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The Boy Whose Head Was Filled With Stars: A Story About Edwin Hubble

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This is the story of Edwin Hubble, a boy fascinated by the stars who surmounted many hurdles to follow his dreams of becoming an astronomer. Using the insights of great mathematicians and endlessly observing the sky, he succeeded in confirming two things that altered human life forever: that there are more galaxies than our own, and that the universe is always expanding. H This is the story of Edwin Hubble, a boy fascinated by the stars who surmounted many hurdles to follow his dreams of becoming an astronomer. Using the insights of great mathematicians and endlessly observing the sky, he succeeded in confirming two things that altered human life forever: that there are more galaxies than our own, and that the universe is always expanding. Hubble’s message to us is to find peace in the vastness of the mystery surrounding us, and to be curious. “We do now know why we are born into the world,” he said, “but we can try to find out what sort of world it is.”


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This is the story of Edwin Hubble, a boy fascinated by the stars who surmounted many hurdles to follow his dreams of becoming an astronomer. Using the insights of great mathematicians and endlessly observing the sky, he succeeded in confirming two things that altered human life forever: that there are more galaxies than our own, and that the universe is always expanding. H This is the story of Edwin Hubble, a boy fascinated by the stars who surmounted many hurdles to follow his dreams of becoming an astronomer. Using the insights of great mathematicians and endlessly observing the sky, he succeeded in confirming two things that altered human life forever: that there are more galaxies than our own, and that the universe is always expanding. Hubble’s message to us is to find peace in the vastness of the mystery surrounding us, and to be curious. “We do now know why we are born into the world,” he said, “but we can try to find out what sort of world it is.”

30 review for The Boy Whose Head Was Filled With Stars: A Story About Edwin Hubble

  1. 5 out of 5

    Peacegal

    Another gem on the biography shelf. This book conveys the wonder and excitement of observing the cosmos. The foil-inlay text was a nice touch.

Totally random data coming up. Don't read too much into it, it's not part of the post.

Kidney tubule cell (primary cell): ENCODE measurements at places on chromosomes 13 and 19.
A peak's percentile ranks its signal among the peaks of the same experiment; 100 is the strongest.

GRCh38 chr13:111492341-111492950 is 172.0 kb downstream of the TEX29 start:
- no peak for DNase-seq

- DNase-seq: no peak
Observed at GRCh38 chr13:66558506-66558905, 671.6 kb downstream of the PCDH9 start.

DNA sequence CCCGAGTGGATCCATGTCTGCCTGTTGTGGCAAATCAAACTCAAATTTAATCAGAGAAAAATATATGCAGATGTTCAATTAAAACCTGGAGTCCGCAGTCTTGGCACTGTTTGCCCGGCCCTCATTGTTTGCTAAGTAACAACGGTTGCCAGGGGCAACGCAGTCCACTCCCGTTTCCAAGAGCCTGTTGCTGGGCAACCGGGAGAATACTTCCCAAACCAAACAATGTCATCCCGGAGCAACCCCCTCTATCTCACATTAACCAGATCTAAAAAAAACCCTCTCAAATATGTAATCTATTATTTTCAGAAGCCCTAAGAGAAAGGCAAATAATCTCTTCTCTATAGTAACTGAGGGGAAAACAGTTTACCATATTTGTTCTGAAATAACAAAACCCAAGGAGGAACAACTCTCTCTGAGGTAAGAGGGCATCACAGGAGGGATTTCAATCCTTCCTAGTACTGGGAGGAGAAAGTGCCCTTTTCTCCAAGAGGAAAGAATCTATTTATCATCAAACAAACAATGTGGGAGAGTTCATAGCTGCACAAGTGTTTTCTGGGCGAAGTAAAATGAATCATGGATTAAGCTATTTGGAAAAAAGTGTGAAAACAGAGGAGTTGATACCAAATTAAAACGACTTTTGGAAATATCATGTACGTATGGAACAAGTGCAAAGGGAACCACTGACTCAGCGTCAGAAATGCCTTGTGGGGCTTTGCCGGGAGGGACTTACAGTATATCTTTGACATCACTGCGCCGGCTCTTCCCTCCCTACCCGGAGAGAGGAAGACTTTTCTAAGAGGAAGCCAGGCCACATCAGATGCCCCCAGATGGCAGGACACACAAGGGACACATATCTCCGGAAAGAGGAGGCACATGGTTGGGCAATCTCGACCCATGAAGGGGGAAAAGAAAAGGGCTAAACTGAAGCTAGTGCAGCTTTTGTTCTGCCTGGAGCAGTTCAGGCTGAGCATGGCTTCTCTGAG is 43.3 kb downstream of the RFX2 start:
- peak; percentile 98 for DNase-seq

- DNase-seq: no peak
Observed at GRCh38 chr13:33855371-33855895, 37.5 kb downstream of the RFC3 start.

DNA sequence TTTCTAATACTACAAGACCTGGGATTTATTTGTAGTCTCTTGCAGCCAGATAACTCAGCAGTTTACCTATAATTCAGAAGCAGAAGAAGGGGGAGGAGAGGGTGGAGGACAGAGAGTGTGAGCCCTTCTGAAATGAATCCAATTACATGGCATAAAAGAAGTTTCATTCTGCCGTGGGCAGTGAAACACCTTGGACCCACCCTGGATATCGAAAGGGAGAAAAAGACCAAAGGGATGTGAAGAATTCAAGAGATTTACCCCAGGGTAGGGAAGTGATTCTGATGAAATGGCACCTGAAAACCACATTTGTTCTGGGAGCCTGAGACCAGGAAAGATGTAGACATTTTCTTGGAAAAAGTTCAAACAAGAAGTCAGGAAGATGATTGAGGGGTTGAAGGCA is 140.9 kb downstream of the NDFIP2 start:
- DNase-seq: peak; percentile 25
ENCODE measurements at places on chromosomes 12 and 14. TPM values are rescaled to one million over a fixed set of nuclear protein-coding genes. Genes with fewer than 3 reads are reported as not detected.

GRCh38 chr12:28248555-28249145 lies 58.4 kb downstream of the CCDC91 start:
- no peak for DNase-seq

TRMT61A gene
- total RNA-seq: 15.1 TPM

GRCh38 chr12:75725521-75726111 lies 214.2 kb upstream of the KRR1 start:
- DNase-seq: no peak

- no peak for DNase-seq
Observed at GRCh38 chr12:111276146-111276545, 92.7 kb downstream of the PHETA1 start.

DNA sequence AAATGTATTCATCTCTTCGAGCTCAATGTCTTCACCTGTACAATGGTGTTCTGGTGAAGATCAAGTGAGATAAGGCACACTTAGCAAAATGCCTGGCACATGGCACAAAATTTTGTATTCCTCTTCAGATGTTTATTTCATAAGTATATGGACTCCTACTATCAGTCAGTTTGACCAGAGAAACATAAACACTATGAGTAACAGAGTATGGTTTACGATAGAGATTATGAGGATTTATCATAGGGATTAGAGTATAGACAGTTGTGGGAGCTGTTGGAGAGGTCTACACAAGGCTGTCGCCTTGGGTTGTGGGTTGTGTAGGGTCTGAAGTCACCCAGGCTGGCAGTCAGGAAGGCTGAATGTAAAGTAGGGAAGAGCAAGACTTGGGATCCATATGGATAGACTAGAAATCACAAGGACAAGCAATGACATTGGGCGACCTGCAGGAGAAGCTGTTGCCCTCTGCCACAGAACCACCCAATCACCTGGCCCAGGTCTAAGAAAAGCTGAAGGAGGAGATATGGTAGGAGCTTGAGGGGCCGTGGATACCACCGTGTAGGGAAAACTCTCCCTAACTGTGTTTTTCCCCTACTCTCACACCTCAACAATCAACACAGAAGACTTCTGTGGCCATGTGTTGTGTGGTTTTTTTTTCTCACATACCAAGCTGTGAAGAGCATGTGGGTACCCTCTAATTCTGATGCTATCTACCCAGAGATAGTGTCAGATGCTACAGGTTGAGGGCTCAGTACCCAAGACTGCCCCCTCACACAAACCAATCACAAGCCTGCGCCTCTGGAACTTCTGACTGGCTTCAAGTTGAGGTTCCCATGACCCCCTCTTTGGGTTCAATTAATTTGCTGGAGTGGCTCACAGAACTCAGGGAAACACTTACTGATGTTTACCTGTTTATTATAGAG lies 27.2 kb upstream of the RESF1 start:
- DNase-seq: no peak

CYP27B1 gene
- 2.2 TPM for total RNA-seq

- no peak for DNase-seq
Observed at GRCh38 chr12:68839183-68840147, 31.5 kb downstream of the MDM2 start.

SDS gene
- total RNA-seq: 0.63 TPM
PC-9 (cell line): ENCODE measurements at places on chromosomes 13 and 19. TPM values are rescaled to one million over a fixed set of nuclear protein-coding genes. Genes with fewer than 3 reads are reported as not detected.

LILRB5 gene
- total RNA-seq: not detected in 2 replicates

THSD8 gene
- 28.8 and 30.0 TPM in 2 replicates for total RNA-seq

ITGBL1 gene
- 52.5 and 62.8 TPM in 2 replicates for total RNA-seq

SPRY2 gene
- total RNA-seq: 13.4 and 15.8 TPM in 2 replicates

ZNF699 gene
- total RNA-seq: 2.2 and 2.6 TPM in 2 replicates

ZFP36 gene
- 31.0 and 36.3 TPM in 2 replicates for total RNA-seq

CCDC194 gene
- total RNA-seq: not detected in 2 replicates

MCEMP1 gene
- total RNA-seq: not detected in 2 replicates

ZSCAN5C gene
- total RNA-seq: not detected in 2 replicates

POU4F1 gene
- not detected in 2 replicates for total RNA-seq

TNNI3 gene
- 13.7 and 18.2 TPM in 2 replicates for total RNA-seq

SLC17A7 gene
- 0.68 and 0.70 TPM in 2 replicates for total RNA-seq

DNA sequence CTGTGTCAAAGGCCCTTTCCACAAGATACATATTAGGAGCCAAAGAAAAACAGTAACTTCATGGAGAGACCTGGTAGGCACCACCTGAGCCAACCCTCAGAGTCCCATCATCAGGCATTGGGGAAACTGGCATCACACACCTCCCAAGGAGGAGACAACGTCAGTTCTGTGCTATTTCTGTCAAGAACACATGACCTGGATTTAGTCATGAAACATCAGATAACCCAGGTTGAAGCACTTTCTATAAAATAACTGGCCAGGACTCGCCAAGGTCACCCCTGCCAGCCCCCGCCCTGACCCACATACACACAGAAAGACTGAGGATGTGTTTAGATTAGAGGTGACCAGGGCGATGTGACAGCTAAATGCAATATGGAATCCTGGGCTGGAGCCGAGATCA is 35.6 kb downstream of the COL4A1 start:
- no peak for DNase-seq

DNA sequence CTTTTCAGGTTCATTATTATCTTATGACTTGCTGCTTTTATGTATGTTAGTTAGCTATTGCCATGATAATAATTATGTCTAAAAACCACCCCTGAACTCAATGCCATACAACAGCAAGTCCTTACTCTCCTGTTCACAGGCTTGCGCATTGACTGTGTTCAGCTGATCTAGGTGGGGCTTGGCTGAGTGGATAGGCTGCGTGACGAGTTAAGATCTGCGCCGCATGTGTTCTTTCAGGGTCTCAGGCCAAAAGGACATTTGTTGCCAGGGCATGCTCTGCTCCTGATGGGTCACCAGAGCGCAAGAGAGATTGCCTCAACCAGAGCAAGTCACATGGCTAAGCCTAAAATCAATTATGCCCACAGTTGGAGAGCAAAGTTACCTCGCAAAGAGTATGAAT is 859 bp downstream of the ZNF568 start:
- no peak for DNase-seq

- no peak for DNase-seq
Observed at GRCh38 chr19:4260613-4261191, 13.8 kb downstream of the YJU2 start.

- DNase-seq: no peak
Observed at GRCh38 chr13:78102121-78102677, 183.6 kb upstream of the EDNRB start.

2. 4 out of 5

    Panda Incognito

    The illustrations are lovely, and the author conveys biographical and scientific information clearly and smoothly, at a level that children can understand.

  3. 5 out of 5

    Susie

    I have always been interested in learning about Hubble, and included him on lists of people with Indiana connections when we studied them in school. (I was pleased that this book did include his brief stint at New Albany HS.) The book does a great job of illustrating Hubble's power of wonder through both words and graphics. The starry spreads are gorgeous, with some of the text in a silvery glow. The end matter is helpful, although I think the author's protests about astronomers vs military leade I have always been interested in learning about Hubble, and included him on lists of people with Indiana connections when we studied them in school. (I was pleased that this book did include his brief stint at New Albany HS.) The book does a great job of illustrating Hubble's power of wonder through both words and graphics. The starry spreads are gorgeous, with some of the text in a silvery glow. The end matter is helpful, although I think the author's protests about astronomers vs military leaders went a bit far.

  4. 4 out of 5

    Miss Sarah

    A picture book biography of Edwin Hubble whose love of space started early and lasted a lifetime and through career changes to lead him to study the stars. Elementary and up

  5. 4 out of 5

    Jessica

    A simple, accessible, yet rich picture book biography. Sparse text conveys the wonder and awe the Hubble must have felt. The repetition of the same three questions is effective, and the illustrations try to steal the show.

  6. 4 out of 5

    Vicky

    Great pictures accompany this informative book about Edwin Hubble (whom I discovered did not help create the Hubble telescope, it was named after him).Anything you did not like about the book? Some pages had silver writing that was on theme (stars) but hard to read, I had to tilt the book to get the light right. It was a little too informative for my six year old, but my nine year old budding astronaut lliked it.

  7. 4 out of 5

    Tasha